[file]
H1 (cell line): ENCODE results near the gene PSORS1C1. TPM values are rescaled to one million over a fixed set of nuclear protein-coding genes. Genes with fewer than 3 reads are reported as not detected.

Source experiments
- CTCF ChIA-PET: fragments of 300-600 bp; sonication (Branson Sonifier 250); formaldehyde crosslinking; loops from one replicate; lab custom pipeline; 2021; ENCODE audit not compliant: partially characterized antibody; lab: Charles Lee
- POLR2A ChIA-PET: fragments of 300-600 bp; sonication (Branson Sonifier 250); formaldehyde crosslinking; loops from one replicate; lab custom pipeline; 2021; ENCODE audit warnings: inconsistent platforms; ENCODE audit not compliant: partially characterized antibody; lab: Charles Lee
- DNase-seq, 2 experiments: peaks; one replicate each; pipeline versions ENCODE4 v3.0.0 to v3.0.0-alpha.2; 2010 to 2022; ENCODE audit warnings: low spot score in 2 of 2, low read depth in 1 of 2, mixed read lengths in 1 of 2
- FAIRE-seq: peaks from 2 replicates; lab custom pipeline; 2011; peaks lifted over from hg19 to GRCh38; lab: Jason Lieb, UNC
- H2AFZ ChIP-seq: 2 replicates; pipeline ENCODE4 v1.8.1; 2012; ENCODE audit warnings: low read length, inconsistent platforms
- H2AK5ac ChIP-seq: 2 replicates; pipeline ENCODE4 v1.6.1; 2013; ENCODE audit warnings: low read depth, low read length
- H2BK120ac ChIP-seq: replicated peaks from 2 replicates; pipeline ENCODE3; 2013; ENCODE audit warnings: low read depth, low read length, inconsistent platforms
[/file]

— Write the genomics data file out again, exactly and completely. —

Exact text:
H1 (cell line): ENCODE results near the gene PSORS1C1. TPM values are rescaled to one million over a fixed set of nuclear protein-coding genes. Genes with fewer than 3 reads are reported as not detected.

Source experiments
- CTCF ChIA-PET: fragments of 300-600 bp; sonication (Branson Sonifier 250); formaldehyde crosslinking; loops from one replicate; lab custom pipeline; 2021; ENCODE audit not compliant: partially characterized antibody; lab: Charles Lee
- POLR2A ChIA-PET: fragments of 300-600 bp; sonication (Branson Sonifier 250); formaldehyde crosslinking; loops from one replicate; lab custom pipeline; 2021; ENCODE audit warnings: inconsistent platforms; ENCODE audit not compliant: partially characterized antibody; lab: Charles Lee
- DNase-seq, 2 experiments: peaks; one replicate each; pipeline versions ENCODE4 v3.0.0 to v3.0.0-alpha.2; 2010 to 2022; ENCODE audit warnings: low spot score in 2 of 2, low read depth in 1 of 2, mixed read lengths in 1 of 2
- FAIRE-seq: peaks from 2 replicates; lab custom pipeline; 2011; peaks lifted over from hg19 to GRCh38; lab: Jason Lieb, UNC
- H2AFZ ChIP-seq: 2 replicates; pipeline ENCODE4 v1.8.1; 2012; ENCODE audit warnings: low read length, inconsistent platforms
- H2AK5ac ChIP-seq: 2 replicates; pipeline ENCODE4 v1.6.1; 2013; ENCODE audit warnings: low read depth, low read length
- H2BK120ac ChIP-seq: replicated peaks from 2 replicates; pipeline ENCODE3; 2013; ENCODE audit warnings: low read depth, low read length, inconsistent platforms